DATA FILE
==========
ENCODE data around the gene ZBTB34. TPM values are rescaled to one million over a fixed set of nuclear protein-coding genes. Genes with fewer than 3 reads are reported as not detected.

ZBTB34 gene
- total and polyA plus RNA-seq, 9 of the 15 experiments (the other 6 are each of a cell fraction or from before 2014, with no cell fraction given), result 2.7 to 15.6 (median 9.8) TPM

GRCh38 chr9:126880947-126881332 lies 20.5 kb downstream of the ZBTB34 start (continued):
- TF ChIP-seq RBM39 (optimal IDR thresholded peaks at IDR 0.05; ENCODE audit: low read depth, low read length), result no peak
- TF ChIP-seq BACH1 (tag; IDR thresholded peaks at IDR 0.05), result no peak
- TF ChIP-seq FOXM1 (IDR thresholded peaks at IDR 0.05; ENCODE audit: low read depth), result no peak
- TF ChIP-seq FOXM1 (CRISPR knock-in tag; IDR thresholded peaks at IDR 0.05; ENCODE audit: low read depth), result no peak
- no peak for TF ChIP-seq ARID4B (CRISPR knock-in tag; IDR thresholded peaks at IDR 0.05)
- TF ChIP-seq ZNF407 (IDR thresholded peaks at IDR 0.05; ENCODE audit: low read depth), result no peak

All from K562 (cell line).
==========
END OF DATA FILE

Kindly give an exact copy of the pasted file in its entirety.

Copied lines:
ENCODE data around the gene ZBTB34. TPM values are rescaled to one million over a fixed set of nuclear protein-coding genes. Genes with fewer than 3 reads are reported as not detected.

ZBTB34 gene
- total and polyA plus RNA-seq, 9 of the 15 experiments (the other 6 are each of a cell fraction or from before 2014, with no cell fraction given), result 2.7 to 15.6 (median 9.8) TPM

GRCh38 chr9:126880947-126881332 lies 20.5 kb downstream of the ZBTB34 start (continued):
- TF ChIP-seq RBM39 (optimal IDR thresholded peaks at IDR 0.05; ENCODE audit: low read depth, low read length), result no peak
- TF ChIP-seq BACH1 (tag; IDR thresholded peaks at IDR 0.05), result no peak
- TF ChIP-seq FOXM1 (IDR thresholded peaks at IDR 0.05; ENCODE audit: low read depth), result no peak
- TF ChIP-seq FOXM1 (CRISPR knock-in tag; IDR thresholded peaks at IDR 0.05; ENCODE audit: low read depth), result no peak
- no peak for TF ChIP-seq ARID4B (CRISPR knock-in tag; IDR thresholded peaks at IDR 0.05)
- TF ChIP-seq ZNF407 (IDR thresholded peaks at IDR 0.05; ENCODE audit: low read depth), result no peak

All from K562 (cell line).